Steve Stricker, Bob Ford, Peter Jacobsen to be honored at April’s ISPS/GWAA Dinner in Augusta

By Jeff Babineau, GWAA

(ORLANDO, Fla., Jan. 19, 2023) – In a matter of weeks, Steve Stricker went from the high of captaining a 2021 U.S. Ryder Cup team to victory on home-state soil in Wisconsin to beginning the 2022 PGA Tour Champions season bedridden, fighting a mysterious illness that would deplete his strength and keep him away from the game he loved.

Club professional Bob Ford not only had access to the first tee at two of America’s most esteemed golf properties, he owned the keys to both pro shops, too, generously serving memberships at Oakmont (Pa.) Country Club and Seminole Golf Club (Juno Beach, Fla.) for decades.

Peter Jacobsen has been a consummate entertainer since his earliest days on tour in the late 1970s, equally adept whether yielding his golf clubs or his witty quips and takes. In addition to collecting golf trophies through the years, Jacobsen also collected many friends among the media members who covered him. He has been giving of his time and accessible to share his thoughtful views on the game he has loved as a competitor and broadcaster. 

Stricker, Ford and Jacobsen have been named 2022 recipients of three prestigious honors given annually by the voting membership of the Golf Writers Association of America. On April 5, at the 49th ISPS/GWAA Dinner in Augusta, Ga., in the heart of Masters week, Stricker will receive the Ben Hogan Award, given by the GWAA to an individual who has continued to be active in golf despite a physical handicap or serious illness. 

Ford is the winner of the William D. Richardson Award, recognizing an individual who has consistently made an outstanding contribution to golf. 

Jacobsen will receive the ASAP Sports/Jim Murray Award for his “cooperation, quotability and accommodation to the media, and for reflecting the most positive aspects of the working relationship between athlete and journalist.” The award is sponsored by ASAP Sports and given to honor the spirit of the late Jim Murray, the gifted columnist from The Los Angeles Times.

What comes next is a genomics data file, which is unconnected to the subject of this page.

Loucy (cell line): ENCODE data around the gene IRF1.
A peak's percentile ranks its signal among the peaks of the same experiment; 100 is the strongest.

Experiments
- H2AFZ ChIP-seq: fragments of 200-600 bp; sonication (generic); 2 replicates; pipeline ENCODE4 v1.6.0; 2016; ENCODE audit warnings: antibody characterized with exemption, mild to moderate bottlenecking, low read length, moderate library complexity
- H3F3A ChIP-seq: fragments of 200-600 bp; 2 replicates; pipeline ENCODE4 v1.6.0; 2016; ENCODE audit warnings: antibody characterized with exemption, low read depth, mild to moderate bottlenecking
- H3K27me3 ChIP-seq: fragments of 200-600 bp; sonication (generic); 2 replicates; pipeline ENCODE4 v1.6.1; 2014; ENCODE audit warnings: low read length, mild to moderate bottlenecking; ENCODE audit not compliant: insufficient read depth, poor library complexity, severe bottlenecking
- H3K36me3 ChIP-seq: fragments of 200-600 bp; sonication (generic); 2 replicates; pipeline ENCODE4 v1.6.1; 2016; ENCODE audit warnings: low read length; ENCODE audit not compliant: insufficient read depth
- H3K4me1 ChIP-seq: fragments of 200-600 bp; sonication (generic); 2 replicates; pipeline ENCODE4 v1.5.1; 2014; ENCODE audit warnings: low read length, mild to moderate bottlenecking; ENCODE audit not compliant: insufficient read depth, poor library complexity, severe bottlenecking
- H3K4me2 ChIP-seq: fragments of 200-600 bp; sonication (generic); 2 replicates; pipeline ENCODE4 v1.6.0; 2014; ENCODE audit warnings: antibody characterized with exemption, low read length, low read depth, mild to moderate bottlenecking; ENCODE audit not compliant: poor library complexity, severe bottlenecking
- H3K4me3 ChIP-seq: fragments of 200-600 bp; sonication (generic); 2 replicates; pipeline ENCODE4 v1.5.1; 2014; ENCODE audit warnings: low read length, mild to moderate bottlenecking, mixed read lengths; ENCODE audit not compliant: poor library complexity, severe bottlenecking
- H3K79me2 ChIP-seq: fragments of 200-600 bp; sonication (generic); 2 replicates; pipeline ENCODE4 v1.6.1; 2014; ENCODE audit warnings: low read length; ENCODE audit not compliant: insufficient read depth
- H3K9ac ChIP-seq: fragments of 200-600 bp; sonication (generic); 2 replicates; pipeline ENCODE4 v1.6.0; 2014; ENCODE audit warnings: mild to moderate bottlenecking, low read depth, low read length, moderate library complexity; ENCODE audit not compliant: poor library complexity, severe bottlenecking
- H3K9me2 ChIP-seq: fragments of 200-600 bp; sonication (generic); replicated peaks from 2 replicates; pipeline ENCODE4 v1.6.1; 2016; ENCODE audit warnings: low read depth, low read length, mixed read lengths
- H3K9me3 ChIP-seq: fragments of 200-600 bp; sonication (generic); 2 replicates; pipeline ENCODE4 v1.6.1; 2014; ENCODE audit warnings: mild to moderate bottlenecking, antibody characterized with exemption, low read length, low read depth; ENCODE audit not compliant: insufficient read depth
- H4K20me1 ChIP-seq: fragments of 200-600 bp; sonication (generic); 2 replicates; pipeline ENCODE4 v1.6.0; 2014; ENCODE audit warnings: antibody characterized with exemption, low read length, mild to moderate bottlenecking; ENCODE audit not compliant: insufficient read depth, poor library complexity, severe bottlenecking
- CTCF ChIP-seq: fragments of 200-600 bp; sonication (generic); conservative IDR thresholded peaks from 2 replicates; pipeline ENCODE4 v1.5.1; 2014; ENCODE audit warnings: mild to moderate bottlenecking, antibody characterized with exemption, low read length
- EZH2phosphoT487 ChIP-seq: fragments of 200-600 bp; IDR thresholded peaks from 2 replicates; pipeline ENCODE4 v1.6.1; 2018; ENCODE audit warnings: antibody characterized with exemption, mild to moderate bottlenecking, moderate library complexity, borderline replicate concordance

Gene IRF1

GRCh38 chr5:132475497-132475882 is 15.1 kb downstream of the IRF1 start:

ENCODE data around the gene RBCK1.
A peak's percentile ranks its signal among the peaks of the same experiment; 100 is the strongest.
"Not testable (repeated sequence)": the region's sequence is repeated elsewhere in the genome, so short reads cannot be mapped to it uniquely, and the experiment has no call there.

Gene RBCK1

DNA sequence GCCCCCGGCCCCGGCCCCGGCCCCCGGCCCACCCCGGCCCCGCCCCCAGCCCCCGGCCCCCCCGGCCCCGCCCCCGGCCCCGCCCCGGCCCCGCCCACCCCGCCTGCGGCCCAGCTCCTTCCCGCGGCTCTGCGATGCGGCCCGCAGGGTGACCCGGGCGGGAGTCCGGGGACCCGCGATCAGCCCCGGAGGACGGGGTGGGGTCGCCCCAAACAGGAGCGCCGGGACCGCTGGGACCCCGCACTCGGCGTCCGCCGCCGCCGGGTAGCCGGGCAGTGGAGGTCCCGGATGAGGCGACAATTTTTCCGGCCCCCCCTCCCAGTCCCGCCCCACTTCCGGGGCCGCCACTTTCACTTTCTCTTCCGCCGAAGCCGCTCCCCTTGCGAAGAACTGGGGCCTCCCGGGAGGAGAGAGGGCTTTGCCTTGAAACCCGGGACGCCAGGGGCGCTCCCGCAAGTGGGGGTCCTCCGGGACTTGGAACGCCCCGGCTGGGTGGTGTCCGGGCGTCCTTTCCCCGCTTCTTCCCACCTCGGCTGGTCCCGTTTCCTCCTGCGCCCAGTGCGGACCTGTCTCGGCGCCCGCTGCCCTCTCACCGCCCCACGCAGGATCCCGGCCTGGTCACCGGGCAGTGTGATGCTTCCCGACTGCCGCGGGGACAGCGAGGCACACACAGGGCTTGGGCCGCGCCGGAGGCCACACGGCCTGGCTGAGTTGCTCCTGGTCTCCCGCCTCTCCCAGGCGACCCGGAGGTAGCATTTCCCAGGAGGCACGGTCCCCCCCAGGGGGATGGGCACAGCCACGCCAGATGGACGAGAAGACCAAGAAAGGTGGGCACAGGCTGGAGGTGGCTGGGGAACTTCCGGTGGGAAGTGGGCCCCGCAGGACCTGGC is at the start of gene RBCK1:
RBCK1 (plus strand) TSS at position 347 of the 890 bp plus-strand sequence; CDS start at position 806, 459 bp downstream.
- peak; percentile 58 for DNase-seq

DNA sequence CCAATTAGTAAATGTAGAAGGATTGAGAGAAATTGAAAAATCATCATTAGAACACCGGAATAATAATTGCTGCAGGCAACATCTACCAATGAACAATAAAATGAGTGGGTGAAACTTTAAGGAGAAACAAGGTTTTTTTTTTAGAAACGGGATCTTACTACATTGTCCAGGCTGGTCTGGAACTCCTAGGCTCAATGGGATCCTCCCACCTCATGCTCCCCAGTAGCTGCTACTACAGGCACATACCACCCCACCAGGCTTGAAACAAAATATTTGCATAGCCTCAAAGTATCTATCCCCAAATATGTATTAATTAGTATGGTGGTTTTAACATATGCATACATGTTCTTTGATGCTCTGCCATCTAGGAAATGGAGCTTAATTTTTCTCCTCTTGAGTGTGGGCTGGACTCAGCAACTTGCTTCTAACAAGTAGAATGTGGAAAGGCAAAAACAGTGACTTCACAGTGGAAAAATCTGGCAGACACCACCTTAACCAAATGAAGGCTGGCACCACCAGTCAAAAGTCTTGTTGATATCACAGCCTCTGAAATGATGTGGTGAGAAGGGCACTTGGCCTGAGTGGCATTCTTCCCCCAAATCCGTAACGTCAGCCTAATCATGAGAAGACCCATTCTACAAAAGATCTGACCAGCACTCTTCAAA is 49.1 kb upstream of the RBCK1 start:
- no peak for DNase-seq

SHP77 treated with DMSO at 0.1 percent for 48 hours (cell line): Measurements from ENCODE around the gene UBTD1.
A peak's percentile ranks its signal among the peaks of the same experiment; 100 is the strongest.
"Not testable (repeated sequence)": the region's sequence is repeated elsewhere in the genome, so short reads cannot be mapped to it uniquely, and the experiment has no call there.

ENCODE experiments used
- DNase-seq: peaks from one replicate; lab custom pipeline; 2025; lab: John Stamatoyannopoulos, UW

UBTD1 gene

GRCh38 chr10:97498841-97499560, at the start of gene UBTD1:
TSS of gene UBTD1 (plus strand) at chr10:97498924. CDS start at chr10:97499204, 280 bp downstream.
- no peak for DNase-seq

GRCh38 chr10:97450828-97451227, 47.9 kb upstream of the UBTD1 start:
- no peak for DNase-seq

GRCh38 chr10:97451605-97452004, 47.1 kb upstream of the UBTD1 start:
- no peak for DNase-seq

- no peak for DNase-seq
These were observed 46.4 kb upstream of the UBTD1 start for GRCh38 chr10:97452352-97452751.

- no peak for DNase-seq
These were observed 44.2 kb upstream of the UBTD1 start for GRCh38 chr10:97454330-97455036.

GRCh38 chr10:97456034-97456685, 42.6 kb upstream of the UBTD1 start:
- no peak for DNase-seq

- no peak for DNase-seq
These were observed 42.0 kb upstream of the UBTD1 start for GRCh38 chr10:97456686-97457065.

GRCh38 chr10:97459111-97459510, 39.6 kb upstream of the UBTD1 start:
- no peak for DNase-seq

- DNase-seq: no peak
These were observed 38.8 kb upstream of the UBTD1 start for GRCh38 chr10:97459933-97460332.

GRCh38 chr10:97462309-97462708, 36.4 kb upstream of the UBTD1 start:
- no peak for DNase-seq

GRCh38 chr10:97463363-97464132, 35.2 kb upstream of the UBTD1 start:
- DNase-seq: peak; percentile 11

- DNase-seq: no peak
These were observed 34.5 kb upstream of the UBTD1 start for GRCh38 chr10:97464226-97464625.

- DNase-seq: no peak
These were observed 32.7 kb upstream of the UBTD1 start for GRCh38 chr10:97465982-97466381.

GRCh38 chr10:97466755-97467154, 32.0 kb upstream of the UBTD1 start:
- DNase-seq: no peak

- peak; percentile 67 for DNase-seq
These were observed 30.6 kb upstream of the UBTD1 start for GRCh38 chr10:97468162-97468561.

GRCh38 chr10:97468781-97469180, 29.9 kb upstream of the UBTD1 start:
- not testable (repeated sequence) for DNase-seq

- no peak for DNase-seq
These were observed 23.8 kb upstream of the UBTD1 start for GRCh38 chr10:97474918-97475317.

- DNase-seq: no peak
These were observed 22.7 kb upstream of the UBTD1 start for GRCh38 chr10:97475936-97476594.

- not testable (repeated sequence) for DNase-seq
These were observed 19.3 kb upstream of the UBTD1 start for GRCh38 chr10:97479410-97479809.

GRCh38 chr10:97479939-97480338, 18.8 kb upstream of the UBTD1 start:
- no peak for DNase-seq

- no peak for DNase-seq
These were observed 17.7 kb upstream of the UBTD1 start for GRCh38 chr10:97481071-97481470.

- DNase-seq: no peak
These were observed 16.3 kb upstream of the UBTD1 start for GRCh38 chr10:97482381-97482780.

Stricker, 55, went from having a bothersome cough after his victory at the Ryder Cup at Whistling Straits in 2021 to two stays in the hospital. His white blood cell count soared, his liver count plummeted and he experienced dangerous inflammation around his heart. Stricker lost 25 pounds during his illness. After being out for months, Stricker returned to competition in April of last year and won four tournaments, finishing third in the Schwab Cup despite making only 12 starts. 

“Receiving the Ben Hogan Award is a tremendous honor and one that I am humbled to be the recipient of,” Stricker said. “It’s unique as awards go, because it’s not one that you set out to achieve at the beginning of the year, like a player of the year, or Schwab Cup champion. 

“But receiving this award with Mr. Hogan’s name on it has reminded me of where I was in November of 2021, and I truly realize how far I came in a relatively short amount of time to have one of my best seasons. I am grateful, and I want to thank the Golf Writers Association of America again for this award and for honoring me with it.”

Stricker has won 11 times on the PGA Tour Champions after winning 12 times on the PGA Tour, where he was a two-time Comeback Player of the Year. Former Hogan award winners include Tiger Woods, Judy Rankin, J.B. Holmes, Tom Watson, Sophie Gustafson, Barbara Douglas, Jarrod Lyle, Ken Green, Erik Compton, Denis Watson, Hubert Green, Bruce Edwards, Scott Verplank, Jose Maria Olazabal, Casey Martin, Paul Azinger, Lee Trevino and Ken Venturi.

Ford, 69, was trying to decide which golf path he would pursue following his standout college days at the University of Tampa and was leaning toward a playing career. He was somewhat surprised by advice he received from Lew Worsham, the 1947 U.S. Open champion, who helped to steer him down a different path. Ford worked for Worsham at the 1973 U.S. Open at Oakmont, where Worsham was head professional. By age 25, Ford would become the club’s head professional, manning the position for nearly four decades.